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(7 Posts)
Binnie0309 Fri 30-Jan-15 10:57:16

I'm after a bit of help in terms of what the GDL entails, perhaps from someone who has completed one or knows someone who has.
I'm 22 and a history graduate with a 2:1, I'm currently on maternity leave but will have free and reliable childcare for when I return to work or study from my mum and my MIL.
I was wondering how to go about getting some work experience to support my application- do I just email and ask the local solicitors firms?
I appreciate it will be tough to study and be a mother but I'm very focused and have superb family support and would really like to make something of myself.
Any insight would be so appreciated. Sorry for how jumbled this is, I can't quite get my thoughts down.

Lilymaid Fri 30-Jan-15 15:48:03

Bumping this for you
Are you in London or another big city? If you are you might want to try to get on one of the established schemes for the larger firms (if applications haven't yet closed for this summer).
For smaller firms, you can approach solicitors direct to see if they can offer anything.
Hopefully someone more knowledgeable/experienced can help!

fairgroundsnack Fri 30-Jan-15 15:54:02

Generally you don't need work experience to get onto the GDL - if you can pay for the course and have a decent degree they will take you!

I found it a really interesting year and not massively hard work - I did a science degree though which had more contact time.

It's definitely a good idea to get work experience before applying for training contracts. Your law school should help, also email law firms and apply for schemes.

Good luck!

MrsMyrtleMarple Fri 30-Jan-15 16:04:50

My son did the GDL followed by the LPC. Both courses are extremely expensive. The LPC is only valid for five years IIRC. the sticking point at the moment is getting a training contract. They are like hen's teeth. Most firms expect you to apply for a vacation scheme, and it is from those who successfully complete the vacation schemes that they recruit people for the training contracts.
You will need some experience of working within the law, however, equally, if not more, important is experience working with people and voluntary work. One of the first questions asked on one of my sons application forms was " discuss all voluntary work you have done in the last three months". This was followed by " tell us about your proudest achievement in the last 12 months".
It is sensible to have a training contract lined up before you complete the GDL as you could stand to lose a lot of money.

MadeInChorley Sat 31-Jan-15 10:32:15

I don't know much about the GDL as I did mine - or the then equivalent, the CPE - years ago. I found it less hard work than my degree TBH, but I am not very current on the workload involved.

IMHO you will probably manage the 2 years studying if you are organised, focused and have reliable childcare on tap. The difficulties lie after with getting a training contract and juggling your trainee years with young children. As a PP said, training contracts are like hens teeth and it sounds like you are limited to firms local to you because of childcare? Would you move around the country? If you can't be flexible about location then it massively cuts the pool of jobs available to you.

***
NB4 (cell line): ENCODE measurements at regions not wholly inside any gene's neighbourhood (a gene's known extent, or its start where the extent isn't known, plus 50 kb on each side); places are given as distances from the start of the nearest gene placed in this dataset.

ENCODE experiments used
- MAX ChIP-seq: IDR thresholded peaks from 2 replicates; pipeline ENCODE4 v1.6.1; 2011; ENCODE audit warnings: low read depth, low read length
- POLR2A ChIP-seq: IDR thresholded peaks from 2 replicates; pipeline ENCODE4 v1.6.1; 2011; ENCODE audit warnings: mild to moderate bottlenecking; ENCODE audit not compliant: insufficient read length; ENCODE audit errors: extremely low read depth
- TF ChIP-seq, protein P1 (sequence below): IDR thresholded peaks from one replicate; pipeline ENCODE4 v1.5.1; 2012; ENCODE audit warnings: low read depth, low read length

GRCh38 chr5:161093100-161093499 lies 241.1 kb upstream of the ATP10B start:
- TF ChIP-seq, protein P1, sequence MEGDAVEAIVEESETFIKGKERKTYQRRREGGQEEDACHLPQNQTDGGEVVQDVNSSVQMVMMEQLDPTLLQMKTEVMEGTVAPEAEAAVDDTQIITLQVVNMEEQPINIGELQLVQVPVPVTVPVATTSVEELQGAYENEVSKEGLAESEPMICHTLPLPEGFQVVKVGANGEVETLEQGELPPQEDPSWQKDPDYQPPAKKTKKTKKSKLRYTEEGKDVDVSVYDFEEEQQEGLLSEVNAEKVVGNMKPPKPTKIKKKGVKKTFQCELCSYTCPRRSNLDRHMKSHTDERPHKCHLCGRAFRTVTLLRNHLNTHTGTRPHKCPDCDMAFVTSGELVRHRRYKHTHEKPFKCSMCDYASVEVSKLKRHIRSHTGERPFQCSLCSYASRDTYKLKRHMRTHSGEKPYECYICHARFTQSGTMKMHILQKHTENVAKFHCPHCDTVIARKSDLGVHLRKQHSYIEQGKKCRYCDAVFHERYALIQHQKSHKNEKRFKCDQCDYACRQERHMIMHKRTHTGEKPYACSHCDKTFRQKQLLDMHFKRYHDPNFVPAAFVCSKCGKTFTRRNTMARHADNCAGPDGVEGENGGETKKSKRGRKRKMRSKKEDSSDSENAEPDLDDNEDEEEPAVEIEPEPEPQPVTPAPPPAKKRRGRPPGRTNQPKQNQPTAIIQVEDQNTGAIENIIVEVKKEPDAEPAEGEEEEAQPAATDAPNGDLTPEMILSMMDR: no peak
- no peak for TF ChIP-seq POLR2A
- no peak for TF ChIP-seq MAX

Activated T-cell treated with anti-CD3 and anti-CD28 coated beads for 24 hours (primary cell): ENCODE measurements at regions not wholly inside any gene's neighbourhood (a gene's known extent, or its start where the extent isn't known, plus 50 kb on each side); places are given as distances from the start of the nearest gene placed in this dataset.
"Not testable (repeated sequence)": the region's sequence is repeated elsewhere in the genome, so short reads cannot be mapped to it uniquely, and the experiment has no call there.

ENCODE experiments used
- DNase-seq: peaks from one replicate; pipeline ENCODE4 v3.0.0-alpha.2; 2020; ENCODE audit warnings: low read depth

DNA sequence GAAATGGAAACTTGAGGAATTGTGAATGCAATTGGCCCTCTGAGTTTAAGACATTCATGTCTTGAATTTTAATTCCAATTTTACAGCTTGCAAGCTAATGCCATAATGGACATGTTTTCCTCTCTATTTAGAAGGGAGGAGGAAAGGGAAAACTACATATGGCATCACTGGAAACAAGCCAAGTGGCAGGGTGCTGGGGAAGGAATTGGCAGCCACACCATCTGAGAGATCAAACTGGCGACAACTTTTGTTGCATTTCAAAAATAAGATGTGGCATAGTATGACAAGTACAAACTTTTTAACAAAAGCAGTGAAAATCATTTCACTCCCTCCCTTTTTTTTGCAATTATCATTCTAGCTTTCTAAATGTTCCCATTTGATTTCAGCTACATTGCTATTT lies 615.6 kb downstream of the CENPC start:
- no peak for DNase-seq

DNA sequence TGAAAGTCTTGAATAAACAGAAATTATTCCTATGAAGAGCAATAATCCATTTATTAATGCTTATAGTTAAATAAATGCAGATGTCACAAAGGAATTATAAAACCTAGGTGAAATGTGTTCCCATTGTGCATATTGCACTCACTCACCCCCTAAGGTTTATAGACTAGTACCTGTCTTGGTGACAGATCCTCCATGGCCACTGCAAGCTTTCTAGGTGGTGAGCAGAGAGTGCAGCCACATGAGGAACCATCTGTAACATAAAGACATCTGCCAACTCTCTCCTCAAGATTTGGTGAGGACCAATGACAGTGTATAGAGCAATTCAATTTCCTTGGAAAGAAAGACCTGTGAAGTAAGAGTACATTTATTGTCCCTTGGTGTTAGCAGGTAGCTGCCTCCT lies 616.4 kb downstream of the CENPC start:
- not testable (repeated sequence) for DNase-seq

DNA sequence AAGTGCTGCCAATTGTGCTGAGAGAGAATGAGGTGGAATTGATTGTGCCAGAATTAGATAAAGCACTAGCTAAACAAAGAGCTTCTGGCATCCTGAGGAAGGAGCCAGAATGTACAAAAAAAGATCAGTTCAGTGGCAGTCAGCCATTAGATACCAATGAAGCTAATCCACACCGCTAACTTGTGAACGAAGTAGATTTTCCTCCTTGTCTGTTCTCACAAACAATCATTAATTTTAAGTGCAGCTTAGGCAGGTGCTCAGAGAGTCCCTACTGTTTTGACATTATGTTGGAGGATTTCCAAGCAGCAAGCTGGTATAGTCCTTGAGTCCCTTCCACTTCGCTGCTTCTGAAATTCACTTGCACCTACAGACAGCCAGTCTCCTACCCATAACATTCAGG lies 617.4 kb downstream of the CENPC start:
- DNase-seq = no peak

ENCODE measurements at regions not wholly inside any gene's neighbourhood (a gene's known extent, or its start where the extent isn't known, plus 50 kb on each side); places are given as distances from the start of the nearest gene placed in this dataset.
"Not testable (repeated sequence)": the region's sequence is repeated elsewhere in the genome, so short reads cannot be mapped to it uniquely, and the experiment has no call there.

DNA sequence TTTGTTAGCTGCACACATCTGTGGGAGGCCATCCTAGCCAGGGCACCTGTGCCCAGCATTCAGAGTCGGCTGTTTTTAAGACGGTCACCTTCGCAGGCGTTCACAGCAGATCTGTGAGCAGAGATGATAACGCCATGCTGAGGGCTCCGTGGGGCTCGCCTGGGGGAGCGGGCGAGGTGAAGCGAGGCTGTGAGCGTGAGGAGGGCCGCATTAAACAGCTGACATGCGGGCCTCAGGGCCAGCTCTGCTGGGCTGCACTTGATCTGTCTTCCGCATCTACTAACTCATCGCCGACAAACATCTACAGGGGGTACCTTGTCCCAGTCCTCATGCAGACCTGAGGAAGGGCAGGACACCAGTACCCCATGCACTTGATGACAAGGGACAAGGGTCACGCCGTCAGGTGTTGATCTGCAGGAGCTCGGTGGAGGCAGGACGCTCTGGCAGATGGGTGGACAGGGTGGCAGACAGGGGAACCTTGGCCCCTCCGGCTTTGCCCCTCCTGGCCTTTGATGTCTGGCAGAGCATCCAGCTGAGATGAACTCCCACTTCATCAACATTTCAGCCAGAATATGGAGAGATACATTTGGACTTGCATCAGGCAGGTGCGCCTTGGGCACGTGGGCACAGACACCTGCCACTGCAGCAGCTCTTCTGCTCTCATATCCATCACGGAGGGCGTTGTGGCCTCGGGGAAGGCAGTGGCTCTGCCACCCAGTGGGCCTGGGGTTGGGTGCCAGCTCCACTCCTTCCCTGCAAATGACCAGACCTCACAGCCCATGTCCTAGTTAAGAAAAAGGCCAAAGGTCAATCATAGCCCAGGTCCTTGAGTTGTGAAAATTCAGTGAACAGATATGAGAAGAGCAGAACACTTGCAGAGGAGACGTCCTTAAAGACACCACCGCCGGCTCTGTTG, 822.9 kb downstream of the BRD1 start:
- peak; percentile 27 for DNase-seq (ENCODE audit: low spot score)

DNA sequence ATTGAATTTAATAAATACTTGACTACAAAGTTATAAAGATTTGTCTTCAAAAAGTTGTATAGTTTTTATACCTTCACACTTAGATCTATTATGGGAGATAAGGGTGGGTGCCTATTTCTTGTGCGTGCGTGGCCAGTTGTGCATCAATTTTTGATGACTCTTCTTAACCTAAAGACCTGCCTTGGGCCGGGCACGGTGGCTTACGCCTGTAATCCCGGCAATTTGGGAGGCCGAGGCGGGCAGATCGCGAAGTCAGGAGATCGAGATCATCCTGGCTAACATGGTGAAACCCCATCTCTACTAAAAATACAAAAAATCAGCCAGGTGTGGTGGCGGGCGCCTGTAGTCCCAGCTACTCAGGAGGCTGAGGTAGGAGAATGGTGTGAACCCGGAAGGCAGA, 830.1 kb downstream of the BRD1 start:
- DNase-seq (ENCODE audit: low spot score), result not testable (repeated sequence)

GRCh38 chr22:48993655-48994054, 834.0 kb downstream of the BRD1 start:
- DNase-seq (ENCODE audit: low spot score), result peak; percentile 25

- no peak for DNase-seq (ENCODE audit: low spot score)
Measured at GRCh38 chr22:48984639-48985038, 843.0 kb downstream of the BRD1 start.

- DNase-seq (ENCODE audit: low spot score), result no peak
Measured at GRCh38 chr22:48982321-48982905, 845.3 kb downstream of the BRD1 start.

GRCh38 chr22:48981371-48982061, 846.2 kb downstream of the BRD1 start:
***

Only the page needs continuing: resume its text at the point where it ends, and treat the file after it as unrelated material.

A 2:1 is a good start, but you don't say where you went to university and larger and commercial firms who offer paid training contracts strongly prefer Oxbridge or Russell group universities. Most big firms recruit trainees out of 2nd or 3rd year at university, so you've missed that cut.

Get as much work experience as possible. Write to firms by email but try and target a specific person. Check the website.

MillyMollyMama Sun 01-Feb-15 18:24:59

My DD is currently on a GDL and we have paid for it. There are bursaries for people on low incomes. It is full on work. On her course they gave 3 full days of lectures and you need to allow about 40 hours a week for lectures and homework combined. A 2:1 in History from a good university is fine but for getting a job, a top university is best! There is a huge amount of work to get through and you must be very literate, have a quick mind, and work, work, work. They are also expected to do pro bono work and enhance their chances of getting a training contract if they don't already have one. You may be able to apply for an internship at law firms but you will need to check the closing dates.

Regarding other work experience, some Law Schools like you to demonstrate you have an interest in law so work experience helps. The ones who are selective, and there is one in London that is, will not be impressed if you are doing law because you cannot think of anything else to do. They do turn people down! You will also need to answer why you did not do a law degree in the first place. You can also volunteer. The CAB is a good bet and see if you can spend time with solicitors. If you want the Bar, apply for mini pupilages. If you want criminal, get into the courts, if you want family, ask if you can go into social services, etc. In short, think where your law interests lie and get volunteering! It is a career where only the highly committed and talented get jobs.

Binnie0309 Mon 02-Feb-15 08:01:55

Thank you all for your help. I'm based in Devon and hope to be able to stay here so hopefully I can avoid the stress of London. I've been researching a lot of smaller, local firms and their solicitors tend to have degrees from the Open Uni or the local uni, and the entrance requirements for the local uni seem suitable for me.
You've all given me a lot to think about and it's very helpful speaking to people who know about it so thanks again.

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